The level of political interest in CCS is inevitably leading to companies developing new and more efficient technologies, and this is made clear in the new TCM commissioned SINTEF report outlined in the first installment of this two part article series.
The report provides an independent assessment of the maturity of 23 next generation CO2 capture technologies, with 12 of these categorised as post combustion technologies, three as oxy combustion technologies and eight as pre combustion technologies. Importantly, the milestone report highlights the ability of these next generation methods to cut current costs by up to 50% and, given that up to 80% of the costs of CCS are related to CO2 capture, this is a real watershed in the global mission to decarbonise the energy sector.
The International Energy Agency (IEA) last year released its Roadmap for CCS, which set out plans to use CCS in 30% of global energy production in order to stay below two degrees of global warming. President Obama and US EPA in early June 2014 announced their draft rule for reducing greenhouse gas emissions in the US, which applies to coal burning power plants and requires a 30% reduction in greenhouse gases by 2030. The rule allows each state to create their own plans for complying with the new rules and it is likely CCS will have a key role to play in enabling them to cut emissions from their coal fired plants. The next step in translating this political will into viable projects is to progress testing of cost cutting CO2 capture technologies, and TCM provides the crucial infrastructure to do this.
Many of the processes detailed in the SINTEF report have been confined to lab and pilot tests, including those using precipitating solvents, polymeric membranes and low temperature separation. Taking those technologies out of the lab and onto a commercial scale is exactly the reason that our demo facility CO2 Technology Centre Mongstad (TCM) exists. Given finding ongoing investment can be challenging, testing new technologies prior to construction in a full scale environment, is also useful to demonstrate the commercial realities of CCS to investors to secure ongoing R&D funds.
The SINTEF report showcases the variety of players participating in knowledge sharing in the industry: those involved in the development of new CO2 capture technologies include coal, oil and gas companies (e.g. GE, Shell, Alstom, Clodic, Ereie, Total, Statoil, BP, Chevron), module developers (e.g. AirLiquide, Teknip), powder suppliers and ceramic producers (e.g. AirProducts, Praxair), technology suppliers (e.g. Mitsubishi Heavy Industries), universities and research institutes. TCM’s collaboration with the likes of Peterhead, Boundary Dam and Quest, as well as the founding of the Test Centre Network, provides further evidence of this. The purpose of this knowledge sharing is to help bring CCS closer to commercialisation and, by sharing this report, TCM is encouraging a step change in carbon capture technologies.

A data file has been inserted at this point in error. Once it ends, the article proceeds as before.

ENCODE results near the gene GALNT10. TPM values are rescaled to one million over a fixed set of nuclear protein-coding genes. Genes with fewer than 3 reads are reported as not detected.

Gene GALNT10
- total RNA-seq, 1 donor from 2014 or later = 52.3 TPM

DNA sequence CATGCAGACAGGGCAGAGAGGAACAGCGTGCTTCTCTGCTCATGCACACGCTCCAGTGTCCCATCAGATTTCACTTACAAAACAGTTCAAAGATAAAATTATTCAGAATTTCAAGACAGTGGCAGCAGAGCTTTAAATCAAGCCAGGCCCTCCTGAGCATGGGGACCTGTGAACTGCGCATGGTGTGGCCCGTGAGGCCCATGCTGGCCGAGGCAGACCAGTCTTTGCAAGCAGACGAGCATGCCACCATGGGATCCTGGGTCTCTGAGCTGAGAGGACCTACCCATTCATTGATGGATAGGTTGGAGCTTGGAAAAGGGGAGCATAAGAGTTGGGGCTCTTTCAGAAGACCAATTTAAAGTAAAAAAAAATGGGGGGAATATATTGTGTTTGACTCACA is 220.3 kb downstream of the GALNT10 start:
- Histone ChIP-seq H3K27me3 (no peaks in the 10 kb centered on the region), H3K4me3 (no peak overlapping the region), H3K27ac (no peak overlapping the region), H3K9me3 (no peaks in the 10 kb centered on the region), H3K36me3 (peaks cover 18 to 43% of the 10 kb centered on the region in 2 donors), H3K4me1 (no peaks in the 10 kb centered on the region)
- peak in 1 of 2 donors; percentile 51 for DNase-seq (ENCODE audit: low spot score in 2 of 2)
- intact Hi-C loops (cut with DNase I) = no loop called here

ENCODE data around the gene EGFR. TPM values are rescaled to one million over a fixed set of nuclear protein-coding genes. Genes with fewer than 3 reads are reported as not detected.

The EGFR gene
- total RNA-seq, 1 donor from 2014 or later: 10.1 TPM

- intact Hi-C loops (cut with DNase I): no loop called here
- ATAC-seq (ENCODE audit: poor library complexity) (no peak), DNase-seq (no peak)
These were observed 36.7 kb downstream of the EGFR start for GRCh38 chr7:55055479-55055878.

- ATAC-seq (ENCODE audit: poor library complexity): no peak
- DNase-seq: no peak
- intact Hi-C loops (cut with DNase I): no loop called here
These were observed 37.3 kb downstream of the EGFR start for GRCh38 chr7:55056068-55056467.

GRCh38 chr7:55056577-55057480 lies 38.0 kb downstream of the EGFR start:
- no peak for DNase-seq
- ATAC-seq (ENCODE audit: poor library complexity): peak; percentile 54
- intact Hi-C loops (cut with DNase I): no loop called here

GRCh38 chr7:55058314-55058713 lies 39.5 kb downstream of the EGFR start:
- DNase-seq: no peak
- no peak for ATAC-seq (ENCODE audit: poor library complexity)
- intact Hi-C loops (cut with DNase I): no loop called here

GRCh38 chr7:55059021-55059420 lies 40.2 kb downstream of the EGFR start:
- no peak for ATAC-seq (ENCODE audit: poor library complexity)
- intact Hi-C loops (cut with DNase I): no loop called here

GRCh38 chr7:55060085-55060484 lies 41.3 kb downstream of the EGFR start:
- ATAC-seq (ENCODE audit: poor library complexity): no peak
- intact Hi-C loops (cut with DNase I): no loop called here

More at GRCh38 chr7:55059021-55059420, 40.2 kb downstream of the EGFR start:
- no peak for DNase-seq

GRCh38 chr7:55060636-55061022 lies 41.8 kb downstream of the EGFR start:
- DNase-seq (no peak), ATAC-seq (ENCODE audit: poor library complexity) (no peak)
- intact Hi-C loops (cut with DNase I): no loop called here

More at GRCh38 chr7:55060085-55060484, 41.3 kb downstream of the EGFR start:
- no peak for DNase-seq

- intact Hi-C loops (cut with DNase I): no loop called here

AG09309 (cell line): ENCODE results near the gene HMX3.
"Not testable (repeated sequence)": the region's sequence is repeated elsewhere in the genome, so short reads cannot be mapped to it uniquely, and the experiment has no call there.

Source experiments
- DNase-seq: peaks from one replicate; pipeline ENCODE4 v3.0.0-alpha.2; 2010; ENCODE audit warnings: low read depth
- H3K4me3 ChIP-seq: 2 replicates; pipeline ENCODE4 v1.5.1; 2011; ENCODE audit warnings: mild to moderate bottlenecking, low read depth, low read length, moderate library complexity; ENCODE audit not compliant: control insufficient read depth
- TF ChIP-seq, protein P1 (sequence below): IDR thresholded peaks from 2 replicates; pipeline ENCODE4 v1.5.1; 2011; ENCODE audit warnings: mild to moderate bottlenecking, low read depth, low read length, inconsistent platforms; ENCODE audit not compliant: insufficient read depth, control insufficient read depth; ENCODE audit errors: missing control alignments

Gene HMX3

There is clear potential for CCS to become cost competitive with other forms of low carbon generation and testing of this significant pipeline of CO2 capture technologies is minimising costs and investment risk for the industry. Already by the 2020s the price of CCS is expected to have dropped to £ 100 /MWh.
By focusing on international collaboration and learning from other testing projects, CCS commercialisation is being accelerated. Key players in the industry are collectively creating the momentum for a standardised group of CCS technologies, which will provide investors and policy makers with the security they need. By working together the industry can also address other key issues, including developing skills, the supply chain, storage and CCS infrastructure.
The SINTEF report drives home the importance of information sharing on a global scale to advance the industry and create a legacy of technology and infrastructure that will enable the market to fly once policy and a firm regulatory regime are in place. The range of the next generation technologies being advanced will encourage competition and, while not every technology will succeed, by standing on the shoulders of previous technologies to reduce cost and risk, full scale and cost effective deployment of fossil fuel generation with CCS can become a market reality.
Written by Frank Ellingsen, Managing Director, CO2 Technology Centre Mongstad.
Edited by Claira Lloyd
Read the article online at: https://www.hydrocarbonengineering.com/special-reports/30062014/cutting_ccs_costs_part_2/